Osaka voters rejected a referendum on Sunday that would have dramatically reorganized the Osaka city government into a large metropolitan entity, like Tokyo.
The defeat was a stunning rejection of a pet reform project of Osaka Mayor Toru Hashimoto, an effort he started in 2010.
At a news conference in Osaka after the referendum went down to defeat, Hashimoto said he would keep his promise to retire from politics if it failed and will step down when his term as mayor ends in December.
The result means not only that the Osaka city government will remain unchanged, but that political dynamics at the national level will also move in a different direction.
If Hashimoto leaves the political stage in December, the Osaka Restoration Party, regional party of the Japan Innovation Party, that he established in 2010 with former right wing Tokyo Governor Shintaro Ishihara, would have less impact on its national counterpart, the Japan Innovation Party.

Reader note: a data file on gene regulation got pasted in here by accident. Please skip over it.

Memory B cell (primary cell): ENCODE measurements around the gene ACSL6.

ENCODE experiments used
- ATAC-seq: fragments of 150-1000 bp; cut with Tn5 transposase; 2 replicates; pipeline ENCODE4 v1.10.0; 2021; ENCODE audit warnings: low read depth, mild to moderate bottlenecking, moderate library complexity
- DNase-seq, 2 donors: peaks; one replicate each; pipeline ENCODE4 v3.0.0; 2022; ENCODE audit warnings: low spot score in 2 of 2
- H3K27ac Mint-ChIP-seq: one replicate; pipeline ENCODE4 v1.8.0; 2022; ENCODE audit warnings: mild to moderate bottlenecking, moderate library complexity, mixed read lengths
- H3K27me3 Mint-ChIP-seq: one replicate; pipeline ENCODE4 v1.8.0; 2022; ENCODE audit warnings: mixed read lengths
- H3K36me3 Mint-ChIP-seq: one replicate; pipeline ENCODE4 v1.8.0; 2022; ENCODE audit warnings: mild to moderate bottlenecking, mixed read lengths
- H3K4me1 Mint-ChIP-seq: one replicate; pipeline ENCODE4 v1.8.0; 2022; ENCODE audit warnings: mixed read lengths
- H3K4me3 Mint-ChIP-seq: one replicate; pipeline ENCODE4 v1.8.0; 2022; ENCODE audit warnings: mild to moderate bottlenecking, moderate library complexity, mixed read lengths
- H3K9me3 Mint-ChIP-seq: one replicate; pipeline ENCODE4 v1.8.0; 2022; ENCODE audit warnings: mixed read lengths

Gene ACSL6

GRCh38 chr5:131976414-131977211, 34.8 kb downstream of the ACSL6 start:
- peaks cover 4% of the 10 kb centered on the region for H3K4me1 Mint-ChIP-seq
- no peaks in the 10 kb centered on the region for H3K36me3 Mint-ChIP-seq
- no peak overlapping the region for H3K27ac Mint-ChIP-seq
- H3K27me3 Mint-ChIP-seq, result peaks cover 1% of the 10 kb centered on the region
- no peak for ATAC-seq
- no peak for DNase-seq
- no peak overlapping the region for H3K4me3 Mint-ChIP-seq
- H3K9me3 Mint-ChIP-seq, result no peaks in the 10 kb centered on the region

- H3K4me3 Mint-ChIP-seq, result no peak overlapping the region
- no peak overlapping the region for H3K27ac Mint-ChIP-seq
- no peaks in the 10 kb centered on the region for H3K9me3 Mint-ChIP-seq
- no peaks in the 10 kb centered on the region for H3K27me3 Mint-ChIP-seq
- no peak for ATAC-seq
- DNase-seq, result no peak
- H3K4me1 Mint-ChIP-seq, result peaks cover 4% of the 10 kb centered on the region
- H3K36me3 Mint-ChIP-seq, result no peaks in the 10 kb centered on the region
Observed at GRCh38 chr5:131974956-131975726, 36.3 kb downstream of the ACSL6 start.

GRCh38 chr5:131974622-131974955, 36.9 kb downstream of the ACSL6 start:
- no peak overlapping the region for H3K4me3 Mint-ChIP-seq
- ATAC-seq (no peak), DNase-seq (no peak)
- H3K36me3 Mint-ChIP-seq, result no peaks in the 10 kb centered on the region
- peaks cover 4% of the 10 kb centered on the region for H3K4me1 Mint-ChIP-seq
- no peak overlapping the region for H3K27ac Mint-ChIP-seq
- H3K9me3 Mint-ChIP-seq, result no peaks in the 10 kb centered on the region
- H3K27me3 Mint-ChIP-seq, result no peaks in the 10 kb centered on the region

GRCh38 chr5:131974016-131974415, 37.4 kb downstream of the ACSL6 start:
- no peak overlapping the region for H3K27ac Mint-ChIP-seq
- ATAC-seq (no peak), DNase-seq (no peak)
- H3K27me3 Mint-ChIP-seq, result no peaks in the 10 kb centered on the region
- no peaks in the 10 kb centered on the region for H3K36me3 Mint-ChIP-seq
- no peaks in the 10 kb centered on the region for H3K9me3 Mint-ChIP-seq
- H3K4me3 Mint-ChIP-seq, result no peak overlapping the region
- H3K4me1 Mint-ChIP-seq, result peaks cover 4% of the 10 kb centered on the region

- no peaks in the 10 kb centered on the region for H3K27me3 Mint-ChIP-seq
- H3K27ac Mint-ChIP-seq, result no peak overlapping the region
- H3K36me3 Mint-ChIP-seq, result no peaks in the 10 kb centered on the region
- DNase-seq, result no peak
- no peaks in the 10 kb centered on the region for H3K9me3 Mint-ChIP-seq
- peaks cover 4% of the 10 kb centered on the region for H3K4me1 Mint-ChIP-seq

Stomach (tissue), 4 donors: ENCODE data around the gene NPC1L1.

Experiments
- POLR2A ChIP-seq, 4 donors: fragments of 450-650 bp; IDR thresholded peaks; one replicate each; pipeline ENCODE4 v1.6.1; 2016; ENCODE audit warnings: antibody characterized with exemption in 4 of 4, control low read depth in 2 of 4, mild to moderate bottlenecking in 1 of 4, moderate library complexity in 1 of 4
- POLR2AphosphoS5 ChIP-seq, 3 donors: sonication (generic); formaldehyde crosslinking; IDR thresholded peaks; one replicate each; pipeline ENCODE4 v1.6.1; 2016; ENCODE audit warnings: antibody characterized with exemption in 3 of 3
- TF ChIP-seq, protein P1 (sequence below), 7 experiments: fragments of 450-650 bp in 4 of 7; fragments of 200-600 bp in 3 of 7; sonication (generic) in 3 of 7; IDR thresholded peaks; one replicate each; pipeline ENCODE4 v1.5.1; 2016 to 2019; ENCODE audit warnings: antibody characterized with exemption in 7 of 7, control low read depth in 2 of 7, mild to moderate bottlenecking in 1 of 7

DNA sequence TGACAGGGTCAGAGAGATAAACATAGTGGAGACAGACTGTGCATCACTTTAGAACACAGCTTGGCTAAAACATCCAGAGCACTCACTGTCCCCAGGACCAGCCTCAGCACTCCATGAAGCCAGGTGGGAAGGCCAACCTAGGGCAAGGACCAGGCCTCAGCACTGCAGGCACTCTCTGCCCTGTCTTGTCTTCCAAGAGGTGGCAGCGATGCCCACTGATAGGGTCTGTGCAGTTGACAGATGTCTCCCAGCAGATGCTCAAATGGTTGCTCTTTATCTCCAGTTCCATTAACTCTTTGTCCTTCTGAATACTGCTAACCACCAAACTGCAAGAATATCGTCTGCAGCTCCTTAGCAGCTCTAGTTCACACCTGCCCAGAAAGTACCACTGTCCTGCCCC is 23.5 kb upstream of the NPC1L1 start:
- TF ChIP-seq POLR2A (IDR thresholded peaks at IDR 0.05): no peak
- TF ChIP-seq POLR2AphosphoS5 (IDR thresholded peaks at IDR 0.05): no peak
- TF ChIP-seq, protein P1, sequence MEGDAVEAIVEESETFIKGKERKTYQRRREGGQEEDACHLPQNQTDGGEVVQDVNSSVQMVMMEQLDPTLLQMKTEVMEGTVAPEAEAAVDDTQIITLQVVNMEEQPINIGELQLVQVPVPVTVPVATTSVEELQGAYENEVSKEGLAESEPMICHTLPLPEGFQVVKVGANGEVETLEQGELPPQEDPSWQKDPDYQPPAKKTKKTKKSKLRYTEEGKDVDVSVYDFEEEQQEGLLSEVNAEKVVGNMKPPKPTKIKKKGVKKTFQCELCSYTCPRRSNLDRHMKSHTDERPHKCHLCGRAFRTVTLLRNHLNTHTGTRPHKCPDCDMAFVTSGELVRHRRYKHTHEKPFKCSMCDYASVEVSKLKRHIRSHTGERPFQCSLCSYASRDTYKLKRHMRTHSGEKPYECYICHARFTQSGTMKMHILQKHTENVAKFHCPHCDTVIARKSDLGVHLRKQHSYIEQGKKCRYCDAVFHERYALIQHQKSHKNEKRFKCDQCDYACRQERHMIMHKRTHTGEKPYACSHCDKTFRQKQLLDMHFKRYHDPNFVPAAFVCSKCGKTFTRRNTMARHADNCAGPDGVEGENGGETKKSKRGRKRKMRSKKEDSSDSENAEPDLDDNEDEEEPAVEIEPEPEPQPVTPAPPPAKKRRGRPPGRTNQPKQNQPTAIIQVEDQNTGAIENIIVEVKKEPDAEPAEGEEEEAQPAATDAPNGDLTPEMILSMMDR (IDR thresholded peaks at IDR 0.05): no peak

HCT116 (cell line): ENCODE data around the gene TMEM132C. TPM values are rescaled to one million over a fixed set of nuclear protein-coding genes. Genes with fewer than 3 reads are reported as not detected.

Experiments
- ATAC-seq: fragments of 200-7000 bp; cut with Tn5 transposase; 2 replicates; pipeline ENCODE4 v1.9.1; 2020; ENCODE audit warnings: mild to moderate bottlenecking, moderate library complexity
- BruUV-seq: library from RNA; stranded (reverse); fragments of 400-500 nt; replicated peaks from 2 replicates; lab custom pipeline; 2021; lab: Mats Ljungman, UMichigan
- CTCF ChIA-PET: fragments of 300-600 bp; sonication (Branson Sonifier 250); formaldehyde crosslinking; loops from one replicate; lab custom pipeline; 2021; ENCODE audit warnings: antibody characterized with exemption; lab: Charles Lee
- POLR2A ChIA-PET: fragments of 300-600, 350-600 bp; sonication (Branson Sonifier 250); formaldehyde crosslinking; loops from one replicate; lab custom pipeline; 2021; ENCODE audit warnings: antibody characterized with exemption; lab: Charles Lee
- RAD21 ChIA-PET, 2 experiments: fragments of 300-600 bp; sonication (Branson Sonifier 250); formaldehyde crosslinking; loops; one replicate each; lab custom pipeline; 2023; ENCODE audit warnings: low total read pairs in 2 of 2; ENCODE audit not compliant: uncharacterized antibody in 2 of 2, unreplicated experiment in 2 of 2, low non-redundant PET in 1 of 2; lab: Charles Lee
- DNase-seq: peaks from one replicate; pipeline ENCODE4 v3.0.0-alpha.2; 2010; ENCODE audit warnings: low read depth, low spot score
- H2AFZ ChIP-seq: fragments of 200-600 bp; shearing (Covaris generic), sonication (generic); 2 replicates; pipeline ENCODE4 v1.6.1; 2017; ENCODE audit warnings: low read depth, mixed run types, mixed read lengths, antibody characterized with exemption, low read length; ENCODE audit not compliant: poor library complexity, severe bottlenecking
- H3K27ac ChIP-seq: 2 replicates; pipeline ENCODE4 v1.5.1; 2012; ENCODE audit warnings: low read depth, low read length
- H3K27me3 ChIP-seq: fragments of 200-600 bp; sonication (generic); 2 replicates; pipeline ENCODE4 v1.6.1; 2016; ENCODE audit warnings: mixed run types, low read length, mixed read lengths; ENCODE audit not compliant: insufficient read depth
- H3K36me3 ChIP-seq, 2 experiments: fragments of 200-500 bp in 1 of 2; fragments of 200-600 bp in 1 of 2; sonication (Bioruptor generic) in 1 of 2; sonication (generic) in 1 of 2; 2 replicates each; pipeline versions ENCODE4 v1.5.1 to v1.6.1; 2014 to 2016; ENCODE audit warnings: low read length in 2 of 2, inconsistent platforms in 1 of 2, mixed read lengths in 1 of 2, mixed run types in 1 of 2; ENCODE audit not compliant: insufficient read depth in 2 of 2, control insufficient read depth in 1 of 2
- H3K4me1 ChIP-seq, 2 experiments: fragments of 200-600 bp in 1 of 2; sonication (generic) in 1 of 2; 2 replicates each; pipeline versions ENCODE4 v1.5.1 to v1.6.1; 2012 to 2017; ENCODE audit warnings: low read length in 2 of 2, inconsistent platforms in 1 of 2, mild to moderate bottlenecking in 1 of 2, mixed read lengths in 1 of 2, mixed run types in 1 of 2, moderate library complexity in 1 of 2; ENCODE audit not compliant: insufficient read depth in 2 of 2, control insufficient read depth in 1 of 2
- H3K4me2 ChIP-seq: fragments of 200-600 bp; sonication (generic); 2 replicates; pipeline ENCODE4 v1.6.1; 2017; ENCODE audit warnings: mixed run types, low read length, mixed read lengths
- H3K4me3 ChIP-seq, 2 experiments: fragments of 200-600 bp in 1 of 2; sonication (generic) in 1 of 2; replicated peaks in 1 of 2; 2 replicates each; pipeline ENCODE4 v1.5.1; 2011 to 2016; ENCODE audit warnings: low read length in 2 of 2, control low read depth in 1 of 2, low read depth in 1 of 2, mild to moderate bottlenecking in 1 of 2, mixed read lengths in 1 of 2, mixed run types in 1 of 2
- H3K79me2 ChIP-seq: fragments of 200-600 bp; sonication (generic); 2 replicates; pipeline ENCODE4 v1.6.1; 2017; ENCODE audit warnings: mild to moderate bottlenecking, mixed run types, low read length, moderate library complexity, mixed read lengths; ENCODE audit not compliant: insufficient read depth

The Japan Innovation Party would likely strengthen its stance as an opposition party in the Diet, and the Abe administration may have to revise its strategy for revising the Constitution without the Japan Innovation Party as an ally.
With an Upper House election scheduled for the summer of 2016, some Japan Innovation Party lawmakers, especially those without a base in Osaka, could bolt the party and join forces with the opposition Democratic Party of Japan.